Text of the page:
“Bardo: False Chronicle of a Handful of Truths”
Rated R. At the Landmark Kendall Square and Dedham Community Theater.
Academy Award winner Alejandro G. Inarritu (“The Revenant”) takes a cue from the great Italian maestro Federico Fellini with the comedy-drama “Bardo: False Chronicle of a Handful of Truths” and turns a mirror on someone not unlike himself.
Beginning with shots of a running human shadow trying to take flight in a desert, “Bardo” is a dream-like, art house “Occurrence at Owl Creek Bridge” with elements of Fellini’s “8 1/2” (1963), featuring the great Fellini screen alter ego Marcello Mastroianni as the director’s stand-in. Aquiline-faced, prolific Mexican actor Daniel Gimenez Cacho (“Cronos”), arguably no Mastroianni but likable, plays journalist-turned-documentary filmmaker Silverio Gama (Gama is the last name of Inarritu’s father). Silverio is in a hospital corridor waiting for his beautiful wife Lucia (Griselda Siciliani) to give birth at the start of the action. Strange things happen. The next thing we know, Silverio is aboard the Expo Line train to Santa Monica with bag full of water and strange-looking amphibious creatures inside it. Notably, the music in these scenes recalls the oom-pah stylings of Fellini’s muse Nino Rota (“The Godfather”). Life is a circus.
In Tibetan Buddhism, Bardo is a transitional state between death and rebirth. In “Bardo” the film, 60-ish Silverio appears to be experiencing some sort of a existential crisis. He takes his family back to Mexico from their home in Los Angeles on the eve of the day he will receive some prestigious prize. Like Inarritu, Silverio is already a French Chevalier of the Ordre des Artes et des Lettres. He suffers from impostor syndrome and was made fun of as a child because he was “ugly” and had a dark face and was dubbed “darkie” by his siblings and friends.
Yes, “Bardo” is self-indulgent and at 159 minutes (still) too long. But this sort of intellectual, soul-searching, extravagant, personal epic is an endangered species. The things nagging Silverio – mortality, dead parents, the meaning of it all, water leaks – nag me as well. At times, “Bardo” recalls Charles Dickens’ classic “A Christmas Carol.” Like Ebeneezer Scrooge, Silverio often leaps into his past. Silverio is a family man, who is close with his wife, adolescent son Lorenzo (Iker Sanchez Solano) and college-aged daughter Camila (talented Ximena Lamadrid). They go to a lavish party thrown in his honor, where he dances lustfully with his wife and is harangued by an infuriated TV host.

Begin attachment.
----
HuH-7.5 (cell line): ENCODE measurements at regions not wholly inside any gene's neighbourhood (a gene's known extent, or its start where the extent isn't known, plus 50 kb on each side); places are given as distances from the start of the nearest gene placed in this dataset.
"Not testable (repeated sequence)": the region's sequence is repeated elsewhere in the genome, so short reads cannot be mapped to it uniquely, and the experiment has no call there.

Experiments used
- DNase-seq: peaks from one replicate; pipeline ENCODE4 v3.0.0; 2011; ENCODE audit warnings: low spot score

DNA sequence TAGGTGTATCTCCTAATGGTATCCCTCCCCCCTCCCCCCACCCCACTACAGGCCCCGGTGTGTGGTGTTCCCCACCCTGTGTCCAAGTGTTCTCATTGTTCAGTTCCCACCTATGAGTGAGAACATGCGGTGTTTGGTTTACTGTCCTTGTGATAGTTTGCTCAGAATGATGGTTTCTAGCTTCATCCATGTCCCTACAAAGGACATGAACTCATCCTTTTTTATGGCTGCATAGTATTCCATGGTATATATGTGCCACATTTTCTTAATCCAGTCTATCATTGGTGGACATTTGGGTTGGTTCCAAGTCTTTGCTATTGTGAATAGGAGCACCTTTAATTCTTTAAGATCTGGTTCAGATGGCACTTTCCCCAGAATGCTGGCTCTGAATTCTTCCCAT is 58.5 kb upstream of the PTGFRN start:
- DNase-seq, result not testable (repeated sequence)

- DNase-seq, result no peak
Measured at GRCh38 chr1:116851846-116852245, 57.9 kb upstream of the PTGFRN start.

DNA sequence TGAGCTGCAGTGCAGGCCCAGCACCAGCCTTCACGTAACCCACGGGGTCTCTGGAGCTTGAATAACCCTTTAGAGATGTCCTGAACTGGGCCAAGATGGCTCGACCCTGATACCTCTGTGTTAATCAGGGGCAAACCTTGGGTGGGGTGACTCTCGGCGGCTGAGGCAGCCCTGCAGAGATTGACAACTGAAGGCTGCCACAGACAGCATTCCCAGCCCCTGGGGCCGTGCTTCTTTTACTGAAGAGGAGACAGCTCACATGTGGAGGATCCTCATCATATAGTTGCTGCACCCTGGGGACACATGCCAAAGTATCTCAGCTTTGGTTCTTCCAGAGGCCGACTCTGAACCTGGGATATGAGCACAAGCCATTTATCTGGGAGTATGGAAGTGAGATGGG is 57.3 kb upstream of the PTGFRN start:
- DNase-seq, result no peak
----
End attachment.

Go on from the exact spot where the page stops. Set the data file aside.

In another scene, Silverio finds himself on a city street. Bells toll. The people around him begin to collapse in the street. Is it a zombie apocalypse? Later, indigenous people will form a mountain of corpses that Silverio will climb in order to speak to Spanish conquistador Hernan Cortes, no less.
Shot on location in Mexico City and at the historical Estudios Churubusco, “Bardo” is in some ways another version of Inarritu’s own 2014 film “Birdman or (the Unexpected Virtue of Ignorance),” a film about an actor trying to escape the confines of a definitive role with an unforgettable Michael Keaton. In fact, Inarritu co-wrote “Bardo” with his “Birdman” co-writer Nicolas Giacobone. In the third act of “Bardo,” Silverio and his family return the tiny body (or the ashes) of the child who refused to be born to the sea. Visuals by Darius Khondji (“The Lost City of Z”) give “Bardo” a burnished vividness. All films are like dreams. The glittering “Bardo” is just more so.
(“Bardo: False Chronicle of a Handful of Truths” contains sexually suggestive scenes, nudity, profanity and violence)